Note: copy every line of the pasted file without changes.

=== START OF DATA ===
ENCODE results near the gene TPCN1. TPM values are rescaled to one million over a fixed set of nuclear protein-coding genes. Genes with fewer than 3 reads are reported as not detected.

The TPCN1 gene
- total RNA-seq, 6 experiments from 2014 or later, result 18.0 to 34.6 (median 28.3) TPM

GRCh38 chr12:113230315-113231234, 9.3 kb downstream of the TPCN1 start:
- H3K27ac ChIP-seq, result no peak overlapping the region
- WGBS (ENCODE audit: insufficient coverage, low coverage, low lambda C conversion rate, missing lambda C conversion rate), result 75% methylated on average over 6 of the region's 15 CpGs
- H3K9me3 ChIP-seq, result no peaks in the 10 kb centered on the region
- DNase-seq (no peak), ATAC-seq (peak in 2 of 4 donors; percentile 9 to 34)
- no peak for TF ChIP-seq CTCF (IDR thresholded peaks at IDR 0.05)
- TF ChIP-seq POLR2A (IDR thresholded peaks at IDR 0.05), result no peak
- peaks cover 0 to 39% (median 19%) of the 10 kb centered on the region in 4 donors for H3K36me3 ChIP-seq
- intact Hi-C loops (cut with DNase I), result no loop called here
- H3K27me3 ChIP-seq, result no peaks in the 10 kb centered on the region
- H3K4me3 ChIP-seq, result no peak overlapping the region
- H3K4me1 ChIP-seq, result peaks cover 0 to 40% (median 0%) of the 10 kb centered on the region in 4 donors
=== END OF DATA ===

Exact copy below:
ENCODE results near the gene TPCN1. TPM values are rescaled to one million over a fixed set of nuclear protein-coding genes. Genes with fewer than 3 reads are reported as not detected.

The TPCN1 gene
- total RNA-seq, 6 experiments from 2014 or later, result 18.0 to 34.6 (median 28.3) TPM

GRCh38 chr12:113230315-113231234, 9.3 kb downstream of the TPCN1 start:
- H3K27ac ChIP-seq, result no peak overlapping the region
- WGBS (ENCODE audit: insufficient coverage, low coverage, low lambda C conversion rate, missing lambda C conversion rate), result 75% methylated on average over 6 of the region's 15 CpGs
- H3K9me3 ChIP-seq, result no peaks in the 10 kb centered on the region
- DNase-seq (no peak), ATAC-seq (peak in 2 of 4 donors; percentile 9 to 34)
- no peak for TF ChIP-seq CTCF (IDR thresholded peaks at IDR 0.05)
- TF ChIP-seq POLR2A (IDR thresholded peaks at IDR 0.05), result no peak
- peaks cover 0 to 39% (median 19%) of the 10 kb centered on the region in 4 donors for H3K36me3 ChIP-seq
- intact Hi-C loops (cut with DNase I), result no loop called here
- H3K27me3 ChIP-seq, result no peaks in the 10 kb centered on the region
- H3K4me3 ChIP-seq, result no peak overlapping the region
- H3K4me1 ChIP-seq, result peaks cover 0 to 40% (median 0%) of the 10 kb centered on the region in 4 donors